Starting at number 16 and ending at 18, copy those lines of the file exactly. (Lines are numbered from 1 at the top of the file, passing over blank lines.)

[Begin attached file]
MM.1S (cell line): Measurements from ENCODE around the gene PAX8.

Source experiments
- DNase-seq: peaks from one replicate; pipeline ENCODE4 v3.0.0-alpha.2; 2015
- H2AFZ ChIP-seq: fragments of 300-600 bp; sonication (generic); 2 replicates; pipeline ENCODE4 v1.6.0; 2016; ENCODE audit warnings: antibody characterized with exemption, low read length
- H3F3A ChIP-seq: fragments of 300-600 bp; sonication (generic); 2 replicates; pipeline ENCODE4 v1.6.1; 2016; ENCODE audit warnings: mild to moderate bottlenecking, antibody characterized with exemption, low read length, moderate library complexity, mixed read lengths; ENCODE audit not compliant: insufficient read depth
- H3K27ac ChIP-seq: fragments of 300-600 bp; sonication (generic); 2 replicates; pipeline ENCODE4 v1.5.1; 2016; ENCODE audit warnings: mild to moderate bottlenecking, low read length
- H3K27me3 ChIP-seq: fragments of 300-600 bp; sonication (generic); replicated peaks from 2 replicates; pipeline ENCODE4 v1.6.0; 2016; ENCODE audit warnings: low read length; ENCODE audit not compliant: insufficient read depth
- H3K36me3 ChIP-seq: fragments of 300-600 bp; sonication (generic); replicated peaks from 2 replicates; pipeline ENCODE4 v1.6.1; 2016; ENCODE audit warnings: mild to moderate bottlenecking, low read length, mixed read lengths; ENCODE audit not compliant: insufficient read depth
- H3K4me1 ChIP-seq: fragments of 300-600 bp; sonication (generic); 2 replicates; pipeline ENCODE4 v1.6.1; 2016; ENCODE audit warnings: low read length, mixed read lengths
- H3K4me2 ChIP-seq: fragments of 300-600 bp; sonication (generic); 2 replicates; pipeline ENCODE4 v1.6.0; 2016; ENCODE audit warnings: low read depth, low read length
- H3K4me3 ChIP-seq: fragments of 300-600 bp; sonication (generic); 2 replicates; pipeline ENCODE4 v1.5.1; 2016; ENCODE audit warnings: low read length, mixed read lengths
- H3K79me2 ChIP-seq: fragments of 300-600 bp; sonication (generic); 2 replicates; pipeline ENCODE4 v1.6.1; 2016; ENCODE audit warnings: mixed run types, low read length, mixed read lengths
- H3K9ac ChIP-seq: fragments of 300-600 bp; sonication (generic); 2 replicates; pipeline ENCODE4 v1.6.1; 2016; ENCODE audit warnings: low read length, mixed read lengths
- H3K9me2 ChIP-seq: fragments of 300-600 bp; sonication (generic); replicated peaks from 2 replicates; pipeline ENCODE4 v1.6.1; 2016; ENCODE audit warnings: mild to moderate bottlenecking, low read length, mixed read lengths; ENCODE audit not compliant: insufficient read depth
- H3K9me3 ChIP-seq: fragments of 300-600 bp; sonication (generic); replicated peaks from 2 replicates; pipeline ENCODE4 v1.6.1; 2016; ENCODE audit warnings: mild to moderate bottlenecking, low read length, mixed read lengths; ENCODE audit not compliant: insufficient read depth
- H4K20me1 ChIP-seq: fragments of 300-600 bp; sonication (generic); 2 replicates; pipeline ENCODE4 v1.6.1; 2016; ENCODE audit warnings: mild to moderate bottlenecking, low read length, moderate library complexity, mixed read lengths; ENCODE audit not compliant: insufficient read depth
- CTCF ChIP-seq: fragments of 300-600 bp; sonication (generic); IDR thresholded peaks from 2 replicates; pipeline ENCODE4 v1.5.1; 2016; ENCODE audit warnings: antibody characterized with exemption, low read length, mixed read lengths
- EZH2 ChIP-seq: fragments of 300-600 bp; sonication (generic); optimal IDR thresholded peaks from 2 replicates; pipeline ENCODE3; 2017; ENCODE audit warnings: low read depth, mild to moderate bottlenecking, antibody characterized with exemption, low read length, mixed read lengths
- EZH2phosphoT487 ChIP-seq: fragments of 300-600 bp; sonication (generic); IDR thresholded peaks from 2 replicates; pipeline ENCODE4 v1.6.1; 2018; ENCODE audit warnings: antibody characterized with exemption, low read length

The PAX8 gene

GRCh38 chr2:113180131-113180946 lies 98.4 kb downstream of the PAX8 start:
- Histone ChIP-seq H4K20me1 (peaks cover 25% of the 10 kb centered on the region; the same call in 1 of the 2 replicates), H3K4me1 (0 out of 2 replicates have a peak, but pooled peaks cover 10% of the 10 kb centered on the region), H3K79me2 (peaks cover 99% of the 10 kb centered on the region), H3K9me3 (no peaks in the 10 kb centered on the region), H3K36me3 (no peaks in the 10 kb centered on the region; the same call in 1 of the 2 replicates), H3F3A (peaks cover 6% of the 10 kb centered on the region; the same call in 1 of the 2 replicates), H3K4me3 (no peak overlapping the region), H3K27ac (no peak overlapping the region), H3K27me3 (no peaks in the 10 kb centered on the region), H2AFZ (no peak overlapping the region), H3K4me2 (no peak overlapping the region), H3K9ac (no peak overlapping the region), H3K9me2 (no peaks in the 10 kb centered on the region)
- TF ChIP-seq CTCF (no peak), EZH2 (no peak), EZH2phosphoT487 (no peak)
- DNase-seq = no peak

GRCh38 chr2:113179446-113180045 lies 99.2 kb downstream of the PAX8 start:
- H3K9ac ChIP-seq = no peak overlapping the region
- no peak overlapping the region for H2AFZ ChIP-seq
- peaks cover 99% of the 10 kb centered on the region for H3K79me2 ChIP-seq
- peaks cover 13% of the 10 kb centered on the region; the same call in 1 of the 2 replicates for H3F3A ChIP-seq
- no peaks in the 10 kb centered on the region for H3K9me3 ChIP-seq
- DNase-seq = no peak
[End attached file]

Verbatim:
- H4K20me1 ChIP-seq: fragments of 300-600 bp; sonication (generic); 2 replicates; pipeline ENCODE4 v1.6.1; 2016; ENCODE audit warnings: mild to moderate bottlenecking, low read length, moderate library complexity, mixed read lengths; ENCODE audit not compliant: insufficient read depth
- CTCF ChIP-seq: fragments of 300-600 bp; sonication (generic); IDR thresholded peaks from 2 replicates; pipeline ENCODE4 v1.5.1; 2016; ENCODE audit warnings: antibody characterized with exemption, low read length, mixed read lengths
- EZH2 ChIP-seq: fragments of 300-600 bp; sonication (generic); optimal IDR thresholded peaks from 2 replicates; pipeline ENCODE3; 2017; ENCODE audit warnings: low read depth, mild to moderate bottlenecking, antibody characterized with exemption, low read length, mixed read lengths